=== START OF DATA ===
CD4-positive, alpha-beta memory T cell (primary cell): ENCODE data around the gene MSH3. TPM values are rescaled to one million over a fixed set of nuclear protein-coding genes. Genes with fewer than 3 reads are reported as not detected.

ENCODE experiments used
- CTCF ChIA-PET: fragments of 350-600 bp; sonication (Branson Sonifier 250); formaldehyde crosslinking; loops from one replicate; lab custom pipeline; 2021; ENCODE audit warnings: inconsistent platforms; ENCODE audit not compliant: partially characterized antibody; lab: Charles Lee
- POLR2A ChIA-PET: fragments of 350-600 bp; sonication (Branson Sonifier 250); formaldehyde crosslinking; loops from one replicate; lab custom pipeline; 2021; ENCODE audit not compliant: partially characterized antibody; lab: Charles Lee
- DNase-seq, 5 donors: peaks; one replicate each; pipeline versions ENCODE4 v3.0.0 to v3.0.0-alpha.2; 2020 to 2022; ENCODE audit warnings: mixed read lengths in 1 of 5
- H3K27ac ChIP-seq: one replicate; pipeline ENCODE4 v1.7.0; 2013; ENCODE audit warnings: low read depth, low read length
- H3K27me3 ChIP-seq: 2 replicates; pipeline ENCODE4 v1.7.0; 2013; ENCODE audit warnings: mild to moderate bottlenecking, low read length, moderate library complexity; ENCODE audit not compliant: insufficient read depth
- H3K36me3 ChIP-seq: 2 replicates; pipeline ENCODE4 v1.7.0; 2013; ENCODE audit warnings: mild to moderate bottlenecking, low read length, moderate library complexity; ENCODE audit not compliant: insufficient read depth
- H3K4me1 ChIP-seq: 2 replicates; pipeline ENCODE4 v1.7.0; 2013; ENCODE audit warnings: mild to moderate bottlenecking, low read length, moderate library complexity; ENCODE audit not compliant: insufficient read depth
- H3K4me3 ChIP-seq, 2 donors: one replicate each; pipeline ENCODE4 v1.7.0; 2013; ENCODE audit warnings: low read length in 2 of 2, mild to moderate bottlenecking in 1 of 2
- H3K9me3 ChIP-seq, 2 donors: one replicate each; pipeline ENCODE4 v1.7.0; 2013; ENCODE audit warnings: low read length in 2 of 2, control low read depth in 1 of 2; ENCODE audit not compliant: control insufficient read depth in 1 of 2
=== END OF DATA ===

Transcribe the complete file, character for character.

CD4-positive, alpha-beta memory T cell (primary cell): ENCODE data around the gene MSH3. TPM values are rescaled to one million over a fixed set of nuclear protein-coding genes. Genes with fewer than 3 reads are reported as not detected.

ENCODE experiments used
- CTCF ChIA-PET: fragments of 350-600 bp; sonication (Branson Sonifier 250); formaldehyde crosslinking; loops from one replicate; lab custom pipeline; 2021; ENCODE audit warnings: inconsistent platforms; ENCODE audit not compliant: partially characterized antibody; lab: Charles Lee
- POLR2A ChIA-PET: fragments of 350-600 bp; sonication (Branson Sonifier 250); formaldehyde crosslinking; loops from one replicate; lab custom pipeline; 2021; ENCODE audit not compliant: partially characterized antibody; lab: Charles Lee
- DNase-seq, 5 donors: peaks; one replicate each; pipeline versions ENCODE4 v3.0.0 to v3.0.0-alpha.2; 2020 to 2022; ENCODE audit warnings: mixed read lengths in 1 of 5
- H3K27ac ChIP-seq: one replicate; pipeline ENCODE4 v1.7.0; 2013; ENCODE audit warnings: low read depth, low read length
- H3K27me3 ChIP-seq: 2 replicates; pipeline ENCODE4 v1.7.0; 2013; ENCODE audit warnings: mild to moderate bottlenecking, low read length, moderate library complexity; ENCODE audit not compliant: insufficient read depth
- H3K36me3 ChIP-seq: 2 replicates; pipeline ENCODE4 v1.7.0; 2013; ENCODE audit warnings: mild to moderate bottlenecking, low read length, moderate library complexity; ENCODE audit not compliant: insufficient read depth
- H3K4me1 ChIP-seq: 2 replicates; pipeline ENCODE4 v1.7.0; 2013; ENCODE audit warnings: mild to moderate bottlenecking, low read length, moderate library complexity; ENCODE audit not compliant: insufficient read depth
- H3K4me3 ChIP-seq, 2 donors: one replicate each; pipeline ENCODE4 v1.7.0; 2013; ENCODE audit warnings: low read length in 2 of 2, mild to moderate bottlenecking in 1 of 2
- H3K9me3 ChIP-seq, 2 donors: one replicate each; pipeline ENCODE4 v1.7.0; 2013; ENCODE audit warnings: low read length in 2 of 2, control low read depth in 1 of 2; ENCODE audit not compliant: control insufficient read depth in 1 of 2